Before I go any further, I must say it’s raining! When it rains to any significant extent once the hot weather starts, it’s worth mentioning. We will have some happy plants, and I set some seat cushions out to get cleaned, too (it’s free!).
One thing the rain is washing away from those cushions will be mud dauber nests. We always have some here (ours are black-and-yellow mud daubers, Sceliphron caementarium), but this year they are especially abundant. I have always enjoyed watching these guys and find the places they make nests pretty funny sometimes. You never know where one will show up, like on a shovel, in the lawn mower, etc. They were all over those seat cushions, too. They use such nice, brown mud. Quite the construction workers!
As the photo below shows, it’s pretty easy to tell the difference between a mud dauber nest and a regular paper wasp nest. It’s good to know the difference between the wasps themselves, too, since the mud daubers are way less likely to sting.
We’re glad they aren’t likely to sting, because for the past week or so, there have been hundreds of them flying around the house. They are just floating around in circles, doing who knows what (maybe eating? mating?). Oddly enough, there aren’t any more nests than usual, so something must be going on. I predict the birds are enjoying all the wasps, though, because lots of swallows and mockingbirds are also flying around!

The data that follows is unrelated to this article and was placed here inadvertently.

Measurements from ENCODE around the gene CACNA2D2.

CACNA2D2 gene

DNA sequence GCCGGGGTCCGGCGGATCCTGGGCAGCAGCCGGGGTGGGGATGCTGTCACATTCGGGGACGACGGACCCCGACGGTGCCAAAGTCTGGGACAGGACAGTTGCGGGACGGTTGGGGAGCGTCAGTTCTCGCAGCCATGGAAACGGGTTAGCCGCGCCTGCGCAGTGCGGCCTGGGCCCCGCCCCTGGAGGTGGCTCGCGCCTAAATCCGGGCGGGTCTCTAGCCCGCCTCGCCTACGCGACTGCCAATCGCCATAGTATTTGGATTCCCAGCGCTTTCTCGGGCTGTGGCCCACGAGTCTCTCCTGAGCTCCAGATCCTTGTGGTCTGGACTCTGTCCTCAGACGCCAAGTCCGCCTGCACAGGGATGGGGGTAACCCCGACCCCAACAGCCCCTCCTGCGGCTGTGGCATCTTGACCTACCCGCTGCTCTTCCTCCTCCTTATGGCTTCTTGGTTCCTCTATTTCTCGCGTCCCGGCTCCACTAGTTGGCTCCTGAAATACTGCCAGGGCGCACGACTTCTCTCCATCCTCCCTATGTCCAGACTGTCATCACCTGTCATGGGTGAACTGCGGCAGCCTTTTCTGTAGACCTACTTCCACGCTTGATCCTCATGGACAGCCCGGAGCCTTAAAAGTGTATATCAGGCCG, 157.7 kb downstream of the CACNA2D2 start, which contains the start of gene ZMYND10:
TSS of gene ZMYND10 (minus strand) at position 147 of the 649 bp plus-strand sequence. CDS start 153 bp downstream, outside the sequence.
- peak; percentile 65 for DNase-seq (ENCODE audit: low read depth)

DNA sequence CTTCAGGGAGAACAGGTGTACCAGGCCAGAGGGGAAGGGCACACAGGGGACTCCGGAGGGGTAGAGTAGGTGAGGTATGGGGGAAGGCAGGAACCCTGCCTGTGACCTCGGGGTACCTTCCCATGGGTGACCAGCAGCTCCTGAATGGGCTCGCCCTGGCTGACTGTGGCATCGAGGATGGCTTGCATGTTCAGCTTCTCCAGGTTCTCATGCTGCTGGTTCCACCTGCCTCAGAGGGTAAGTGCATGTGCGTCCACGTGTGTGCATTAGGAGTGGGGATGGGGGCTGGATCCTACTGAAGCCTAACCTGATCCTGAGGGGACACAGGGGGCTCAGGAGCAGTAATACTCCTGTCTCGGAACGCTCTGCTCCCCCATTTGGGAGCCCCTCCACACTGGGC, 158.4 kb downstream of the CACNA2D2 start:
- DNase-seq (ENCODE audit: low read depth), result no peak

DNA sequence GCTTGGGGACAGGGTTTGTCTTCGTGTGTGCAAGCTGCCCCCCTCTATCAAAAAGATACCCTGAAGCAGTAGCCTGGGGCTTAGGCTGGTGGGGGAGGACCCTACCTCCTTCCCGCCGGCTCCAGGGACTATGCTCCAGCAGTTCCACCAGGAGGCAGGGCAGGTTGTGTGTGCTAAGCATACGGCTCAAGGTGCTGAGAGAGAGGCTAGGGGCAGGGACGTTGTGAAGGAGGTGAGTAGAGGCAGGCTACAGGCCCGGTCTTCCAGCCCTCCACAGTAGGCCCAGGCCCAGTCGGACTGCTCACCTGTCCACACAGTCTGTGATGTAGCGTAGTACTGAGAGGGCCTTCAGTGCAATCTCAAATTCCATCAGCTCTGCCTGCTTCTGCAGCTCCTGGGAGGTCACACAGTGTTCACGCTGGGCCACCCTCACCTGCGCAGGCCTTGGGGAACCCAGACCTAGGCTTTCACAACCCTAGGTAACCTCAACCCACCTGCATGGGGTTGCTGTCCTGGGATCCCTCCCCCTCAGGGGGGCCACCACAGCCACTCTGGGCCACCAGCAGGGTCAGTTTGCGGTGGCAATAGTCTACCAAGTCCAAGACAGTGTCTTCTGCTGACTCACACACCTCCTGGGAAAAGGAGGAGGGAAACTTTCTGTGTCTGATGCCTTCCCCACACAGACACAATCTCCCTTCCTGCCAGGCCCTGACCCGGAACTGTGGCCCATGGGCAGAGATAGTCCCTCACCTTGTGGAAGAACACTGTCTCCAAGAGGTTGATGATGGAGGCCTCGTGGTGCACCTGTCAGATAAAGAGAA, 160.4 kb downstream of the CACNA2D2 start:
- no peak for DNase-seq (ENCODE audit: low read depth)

My guess is that at least some wasp fun is happening. I saw this happening, and hoped it was two wasps making more wasps, and not one wasp getting ready to snack on another. This is where I wish I had a wasp expert to consult. I did upload the photo to iNaturalist, though!
I focused on mud daubers today, because I think it’s important to talk about the smaller and less exotic residents at the Hermits’ Rest, too. We’ve coexisted here for the six years we’ve owned the place (and eight years, if you could when we were just camping out before we bought it). While I do remove nests from the sides of the house, I leave them alone elsewhere, because they aren’t hurting anything and were here before us!
Thanks for being here, mud daubers!